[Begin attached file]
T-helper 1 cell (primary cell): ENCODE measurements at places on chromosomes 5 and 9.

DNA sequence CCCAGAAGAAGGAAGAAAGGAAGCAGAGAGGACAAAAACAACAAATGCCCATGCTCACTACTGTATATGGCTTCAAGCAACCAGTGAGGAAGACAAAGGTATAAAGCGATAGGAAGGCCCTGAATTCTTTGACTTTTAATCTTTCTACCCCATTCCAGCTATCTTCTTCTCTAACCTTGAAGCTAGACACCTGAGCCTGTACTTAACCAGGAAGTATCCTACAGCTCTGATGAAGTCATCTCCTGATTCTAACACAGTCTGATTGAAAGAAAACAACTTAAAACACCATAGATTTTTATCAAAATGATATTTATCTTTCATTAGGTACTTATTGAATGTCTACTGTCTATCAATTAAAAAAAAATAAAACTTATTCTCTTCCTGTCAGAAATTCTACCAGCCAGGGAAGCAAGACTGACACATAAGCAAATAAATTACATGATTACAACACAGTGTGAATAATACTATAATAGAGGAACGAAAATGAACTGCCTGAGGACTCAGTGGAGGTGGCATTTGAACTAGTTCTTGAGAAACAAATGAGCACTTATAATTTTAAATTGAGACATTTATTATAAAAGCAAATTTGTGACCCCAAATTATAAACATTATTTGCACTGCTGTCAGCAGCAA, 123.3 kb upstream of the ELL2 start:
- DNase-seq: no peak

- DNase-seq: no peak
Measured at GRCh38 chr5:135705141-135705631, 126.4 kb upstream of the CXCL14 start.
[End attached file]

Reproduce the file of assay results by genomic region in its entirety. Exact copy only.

T-helper 1 cell (primary cell): ENCODE measurements at places on chromosomes 5 and 9.

DNA sequence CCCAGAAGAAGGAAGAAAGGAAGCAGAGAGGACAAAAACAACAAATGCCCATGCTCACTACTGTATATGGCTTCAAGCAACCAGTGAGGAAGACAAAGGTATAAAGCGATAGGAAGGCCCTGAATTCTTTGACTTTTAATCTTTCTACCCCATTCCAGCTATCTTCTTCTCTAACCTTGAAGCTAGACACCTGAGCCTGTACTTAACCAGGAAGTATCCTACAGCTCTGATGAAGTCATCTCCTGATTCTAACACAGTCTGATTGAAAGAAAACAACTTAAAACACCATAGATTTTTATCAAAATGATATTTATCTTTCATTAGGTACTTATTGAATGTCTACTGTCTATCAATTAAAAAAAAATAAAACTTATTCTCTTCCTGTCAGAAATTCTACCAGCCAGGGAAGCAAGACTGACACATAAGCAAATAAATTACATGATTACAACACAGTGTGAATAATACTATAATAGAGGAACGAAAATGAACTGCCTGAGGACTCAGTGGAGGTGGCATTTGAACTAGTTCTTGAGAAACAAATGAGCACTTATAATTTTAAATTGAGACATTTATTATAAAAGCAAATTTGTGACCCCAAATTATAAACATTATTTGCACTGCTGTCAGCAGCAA, 123.3 kb upstream of the ELL2 start:
- DNase-seq: no peak

- DNase-seq: no peak
Measured at GRCh38 chr5:135705141-135705631, 126.4 kb upstream of the CXCL14 start.